Despite its relatively small single engine, the Gripen matches or exceeds the performance of much heavier and powerful aircraft. This is thanks to simple physics: A smaller aircraft weighs less and presents less drag, requiring less force to move it. This allows the Gripen to just about match the aeronautical performance of Typhoon, despite getting by on about half the thrust.
A top speed of mach 2, capable of pulling blackout-inducing 9g turns, and a service ceiling of 50,000 feet lets the Gripen compete with the big boys. Unlike the bigger fighters, the Gripen is capable of STOL (short take-off and landing) operations. At maximum take-off weight, the Gripen requires less than 2,000 feet of runway. This is without benefit of a tailhook or brake chute. To put that in perspective, the F-35A Lightning II requires four times that distance.
Earlier model Gripens did have issues with range. Thanks to its extra fuel capacity, the JAS 39E corrects this. With external tanks, the Gripen NG has a range of over 4,000km with a combat radius of 1,300km. This puts it in the same category of the much larger F/A-18E/F Super Hornet.
With an eye on export sales, Saab has been very keen on ensuring the Gripen works with whatever weapon the end-user prefers. The Gripen cleared for commonly used missiles like the American sourced AMRAAM and Sidewinder, European sourced IRIS-T, ASRAAM, and Meteor. Not only that, but more obscure weapons like the Israeli-sourced Python and Derby, as well as the Brazilian A-Darter.
For strike missions, the Gripen utilizes larger "stand-off" missiles like the KEPD-350 right down to smaller missiles like the venerable AGM-65 Maverick and the diminutive Brimstone. Also supported are various "dumb" and "smart" bombs like the Paveway and JDAM.
Like the Typhoon, the Gripen comes armed with a 27mm Mauser MK-27 revolver cannon.
When compared to its heavier competitors, the Gripen cannot compete when it comes to payload. It can only carry 13,200 pounds worth of ordinance. This is rather less than the others, which hold anywhere from 16,500 pounds (Typhoon) up over 20,000 pounds (Rafale). The Gripen E does come close to matching the current CF-18 (13,700 lbs) however.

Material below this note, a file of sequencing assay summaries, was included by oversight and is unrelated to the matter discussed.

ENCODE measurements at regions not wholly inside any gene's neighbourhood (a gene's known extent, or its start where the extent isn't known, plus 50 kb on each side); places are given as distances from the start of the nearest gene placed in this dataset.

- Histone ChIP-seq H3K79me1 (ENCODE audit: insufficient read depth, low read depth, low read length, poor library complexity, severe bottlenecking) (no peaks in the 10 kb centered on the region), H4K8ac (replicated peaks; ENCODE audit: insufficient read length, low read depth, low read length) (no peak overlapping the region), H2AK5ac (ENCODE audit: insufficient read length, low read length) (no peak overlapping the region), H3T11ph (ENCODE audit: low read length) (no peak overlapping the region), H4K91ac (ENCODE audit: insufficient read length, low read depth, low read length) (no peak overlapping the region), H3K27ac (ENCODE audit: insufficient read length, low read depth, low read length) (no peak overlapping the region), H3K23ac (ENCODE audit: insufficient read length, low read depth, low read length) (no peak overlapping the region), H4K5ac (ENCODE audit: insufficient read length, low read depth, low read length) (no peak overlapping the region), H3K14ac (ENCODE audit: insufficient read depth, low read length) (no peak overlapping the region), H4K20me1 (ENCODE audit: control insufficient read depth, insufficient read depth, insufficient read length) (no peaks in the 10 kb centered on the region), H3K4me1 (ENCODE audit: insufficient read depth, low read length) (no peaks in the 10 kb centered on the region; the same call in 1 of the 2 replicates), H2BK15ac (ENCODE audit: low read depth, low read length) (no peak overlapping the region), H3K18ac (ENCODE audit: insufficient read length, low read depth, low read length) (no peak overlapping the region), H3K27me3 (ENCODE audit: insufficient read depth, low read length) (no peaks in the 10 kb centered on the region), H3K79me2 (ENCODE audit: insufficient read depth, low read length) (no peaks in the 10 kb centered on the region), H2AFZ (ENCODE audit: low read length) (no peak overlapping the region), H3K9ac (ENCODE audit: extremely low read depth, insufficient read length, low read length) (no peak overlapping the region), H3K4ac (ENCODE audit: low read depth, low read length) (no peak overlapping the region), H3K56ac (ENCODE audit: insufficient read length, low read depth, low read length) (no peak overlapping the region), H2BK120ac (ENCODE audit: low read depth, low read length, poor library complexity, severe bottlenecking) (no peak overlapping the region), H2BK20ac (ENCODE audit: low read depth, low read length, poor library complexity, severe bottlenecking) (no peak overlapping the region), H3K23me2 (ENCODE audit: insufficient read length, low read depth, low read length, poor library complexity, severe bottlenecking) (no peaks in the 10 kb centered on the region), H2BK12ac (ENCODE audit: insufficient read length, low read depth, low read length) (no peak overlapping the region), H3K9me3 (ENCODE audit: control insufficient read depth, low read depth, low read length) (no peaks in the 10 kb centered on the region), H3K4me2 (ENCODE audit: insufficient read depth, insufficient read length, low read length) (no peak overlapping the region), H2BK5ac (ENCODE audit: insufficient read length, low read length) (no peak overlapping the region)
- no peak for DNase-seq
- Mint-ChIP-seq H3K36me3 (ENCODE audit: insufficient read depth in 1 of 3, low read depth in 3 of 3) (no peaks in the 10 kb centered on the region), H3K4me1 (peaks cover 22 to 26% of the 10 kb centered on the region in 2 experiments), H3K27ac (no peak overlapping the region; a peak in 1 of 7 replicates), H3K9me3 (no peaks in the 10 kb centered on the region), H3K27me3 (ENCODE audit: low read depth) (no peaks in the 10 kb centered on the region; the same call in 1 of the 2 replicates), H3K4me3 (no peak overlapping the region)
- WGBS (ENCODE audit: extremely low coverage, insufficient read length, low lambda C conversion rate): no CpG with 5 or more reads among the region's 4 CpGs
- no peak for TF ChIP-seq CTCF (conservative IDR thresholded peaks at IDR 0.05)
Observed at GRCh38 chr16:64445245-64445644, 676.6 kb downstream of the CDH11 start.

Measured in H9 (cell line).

Is it right for Canada?
While Canadians may like to pride ourselves on a military in the same league as our NATO partners, fiscal reality paints a more dismal picture. Defence spending is simply not a priority. While NATO recommends spending 2% of GDP on defence, Canada gets by on half that.
The Gripen seems almost built for Canada. Lower operating cost, capable of operating from austere conditions, yet performance to rival "the big boys". Like the Canadian military, the Gripen can "punch above its weight".
If that was not enough, Saab offers impressive industrial offsets to buyers. The recent deal with Brazil resulted in local assembly and transfer of technology.
What are its chances of replacing the CF-18?
While the Gripen may not be getting the same press as the F-35 and Super Hornet, it could very well be the "dark horse" of the candidates.
Like the Typhoon, the Gripen certainly looks good on paper. Unlike the Typhoon, the Gripen has a reputation for reliability, easy maintenance, and low costs.
The Gripen also has some unexpected political pull in Canada.
Unlike the all-French Rafale, Saab was not afraid to outsource parts of the Gripen. Many of those parts are made by companies with a large presence in Canada. The engine is a General Electric sourced F-414. Its radar is made by Selex ES (which recently acquired an Ottawa-based Tactical Technologies. Saab itself is using the Bombardier airframes as the basis for its Swordfish MPA and GlobalEye platforms.
While the odds may be against it, the Saab Gripen may be capable of causing an upset.